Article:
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Lancet. 1995 Jul 22;346(8969):201-6.

Bronchodilator subsensitivity to salbutamol after twice daily salmeterol in asthmatic patients.

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Department of Clinical Pharmacology, Ninewells Hospital, University of Dundee, UK.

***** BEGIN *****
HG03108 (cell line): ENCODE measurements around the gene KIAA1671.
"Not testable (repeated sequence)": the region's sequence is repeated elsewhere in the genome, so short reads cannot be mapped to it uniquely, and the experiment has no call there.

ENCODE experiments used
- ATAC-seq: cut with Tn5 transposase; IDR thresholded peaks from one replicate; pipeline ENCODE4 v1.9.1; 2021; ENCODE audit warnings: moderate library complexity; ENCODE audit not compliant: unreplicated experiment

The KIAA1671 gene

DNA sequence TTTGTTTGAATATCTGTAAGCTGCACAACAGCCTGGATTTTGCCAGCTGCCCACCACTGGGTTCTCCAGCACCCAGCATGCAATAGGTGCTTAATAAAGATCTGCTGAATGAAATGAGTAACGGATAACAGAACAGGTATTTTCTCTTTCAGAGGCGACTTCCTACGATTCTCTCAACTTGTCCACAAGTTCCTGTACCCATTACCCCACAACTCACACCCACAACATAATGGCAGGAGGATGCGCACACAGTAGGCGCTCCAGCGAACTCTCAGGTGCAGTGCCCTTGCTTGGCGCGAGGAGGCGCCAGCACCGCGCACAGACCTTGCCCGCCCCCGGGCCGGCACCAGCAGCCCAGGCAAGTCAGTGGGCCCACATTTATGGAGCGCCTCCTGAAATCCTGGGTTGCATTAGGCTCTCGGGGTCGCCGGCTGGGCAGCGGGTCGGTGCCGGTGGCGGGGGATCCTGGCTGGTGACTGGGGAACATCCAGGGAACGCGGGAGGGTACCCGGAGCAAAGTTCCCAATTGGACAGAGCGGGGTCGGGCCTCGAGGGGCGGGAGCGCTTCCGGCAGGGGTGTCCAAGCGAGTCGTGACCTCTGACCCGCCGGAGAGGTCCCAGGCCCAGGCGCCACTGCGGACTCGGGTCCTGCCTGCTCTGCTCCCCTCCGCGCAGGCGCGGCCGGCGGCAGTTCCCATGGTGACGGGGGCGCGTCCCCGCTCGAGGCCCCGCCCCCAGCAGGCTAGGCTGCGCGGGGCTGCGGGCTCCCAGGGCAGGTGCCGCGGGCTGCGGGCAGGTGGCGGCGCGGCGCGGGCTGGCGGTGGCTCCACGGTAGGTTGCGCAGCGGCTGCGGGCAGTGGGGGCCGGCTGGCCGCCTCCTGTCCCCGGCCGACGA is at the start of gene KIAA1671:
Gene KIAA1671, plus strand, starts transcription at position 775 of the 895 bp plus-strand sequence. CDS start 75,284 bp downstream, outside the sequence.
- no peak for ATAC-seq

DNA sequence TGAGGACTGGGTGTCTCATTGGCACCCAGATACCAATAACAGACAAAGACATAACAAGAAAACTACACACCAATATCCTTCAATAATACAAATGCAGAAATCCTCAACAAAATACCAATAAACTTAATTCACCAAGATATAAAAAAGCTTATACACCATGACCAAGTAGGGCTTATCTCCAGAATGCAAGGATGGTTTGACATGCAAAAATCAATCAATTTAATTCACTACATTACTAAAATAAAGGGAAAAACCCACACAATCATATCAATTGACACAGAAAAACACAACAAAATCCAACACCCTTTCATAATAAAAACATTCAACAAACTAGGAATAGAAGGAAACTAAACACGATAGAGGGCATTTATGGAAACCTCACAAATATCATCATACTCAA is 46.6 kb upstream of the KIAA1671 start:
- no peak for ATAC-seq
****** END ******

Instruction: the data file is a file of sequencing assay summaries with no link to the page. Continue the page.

In view of current concerns about use of regular beta-2 agonists, and the place of the newer long-acting drugs, we decided to evaluate whether continuous exposure to twice daily salmeterol results in a blunting of the acute bronchodilator response to repeated doses of salbutamol, as might be administered in the management of an acute asthma attack. After a 2 week run-in without beta-2 agonists, 17 asthmatic patients (mean [SE] age 34 [3] years, mean forced expiratory volume in 1 s [FEV1] 64 [2.7]% of predicted) were randomised to receive salmeterol 50 micrograms twice daily or placebo for 4 weeks in a double-blind cross-over fashion. A histamine challenge test was done 12 h after the last dose of each treatment period, and dose-response curves to inhaled salbutamol (200-3200 micrograms) were constructed 36 h after the last dose. Patients treated with salmeterol had reduced bronchodilator responses to salbutamol in terms of FEV1 and peak expiratory flow rate (PEFR) than those treated with placebo. The reduction in response equated with a 2.5-fold and a fourfold greater dose of salbutamol being required to produce a given FEV1 and PEFR, respectively. There was a significant reduction in lymphocyte beta-2 adrenoceptor density after salmeterol compared with placebo and run-in. Salmeterol remained effective in terms of disease control, with a significant improvement in morning PEFR compared with placebo that was maintained over the 4 week treatment period.(ABSTRACT TRUNCATED AT 250 WORDS).

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